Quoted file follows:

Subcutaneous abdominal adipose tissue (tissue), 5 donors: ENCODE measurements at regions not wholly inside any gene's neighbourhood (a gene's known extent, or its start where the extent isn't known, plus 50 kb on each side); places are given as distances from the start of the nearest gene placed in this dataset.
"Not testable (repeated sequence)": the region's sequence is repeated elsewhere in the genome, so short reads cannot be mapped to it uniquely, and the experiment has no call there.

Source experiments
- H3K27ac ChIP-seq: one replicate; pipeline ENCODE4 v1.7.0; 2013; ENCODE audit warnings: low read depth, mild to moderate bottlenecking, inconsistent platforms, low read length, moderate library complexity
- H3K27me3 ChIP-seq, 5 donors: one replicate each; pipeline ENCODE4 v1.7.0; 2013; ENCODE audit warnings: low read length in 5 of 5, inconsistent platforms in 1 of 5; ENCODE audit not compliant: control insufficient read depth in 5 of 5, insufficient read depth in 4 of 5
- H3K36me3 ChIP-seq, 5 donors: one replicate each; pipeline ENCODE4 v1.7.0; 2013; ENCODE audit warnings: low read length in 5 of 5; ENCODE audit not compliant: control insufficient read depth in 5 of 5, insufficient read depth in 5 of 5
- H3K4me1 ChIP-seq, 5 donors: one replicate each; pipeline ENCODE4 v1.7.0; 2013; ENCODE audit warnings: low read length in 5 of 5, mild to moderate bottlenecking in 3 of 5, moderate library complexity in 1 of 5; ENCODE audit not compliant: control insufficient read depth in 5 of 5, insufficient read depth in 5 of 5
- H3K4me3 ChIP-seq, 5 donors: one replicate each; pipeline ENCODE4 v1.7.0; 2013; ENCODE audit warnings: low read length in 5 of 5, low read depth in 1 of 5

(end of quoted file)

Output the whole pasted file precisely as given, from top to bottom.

Subcutaneous abdominal adipose tissue (tissue), 5 donors: ENCODE measurements at regions not wholly inside any gene's neighbourhood (a gene's known extent, or its start where the extent isn't known, plus 50 kb on each side); places are given as distances from the start of the nearest gene placed in this dataset.
"Not testable (repeated sequence)": the region's sequence is repeated elsewhere in the genome, so short reads cannot be mapped to it uniquely, and the experiment has no call there.

Source experiments
- H3K27ac ChIP-seq: one replicate; pipeline ENCODE4 v1.7.0; 2013; ENCODE audit warnings: low read depth, mild to moderate bottlenecking, inconsistent platforms, low read length, moderate library complexity
- H3K27me3 ChIP-seq, 5 donors: one replicate each; pipeline ENCODE4 v1.7.0; 2013; ENCODE audit warnings: low read length in 5 of 5, inconsistent platforms in 1 of 5; ENCODE audit not compliant: control insufficient read depth in 5 of 5, insufficient read depth in 4 of 5
- H3K36me3 ChIP-seq, 5 donors: one replicate each; pipeline ENCODE4 v1.7.0; 2013; ENCODE audit warnings: low read length in 5 of 5; ENCODE audit not compliant: control insufficient read depth in 5 of 5, insufficient read depth in 5 of 5
- H3K4me1 ChIP-seq, 5 donors: one replicate each; pipeline ENCODE4 v1.7.0; 2013; ENCODE audit warnings: low read length in 5 of 5, mild to moderate bottlenecking in 3 of 5, moderate library complexity in 1 of 5; ENCODE audit not compliant: control insufficient read depth in 5 of 5, insufficient read depth in 5 of 5
- H3K4me3 ChIP-seq, 5 donors: one replicate each; pipeline ENCODE4 v1.7.0; 2013; ENCODE audit warnings: low read length in 5 of 5, low read depth in 1 of 5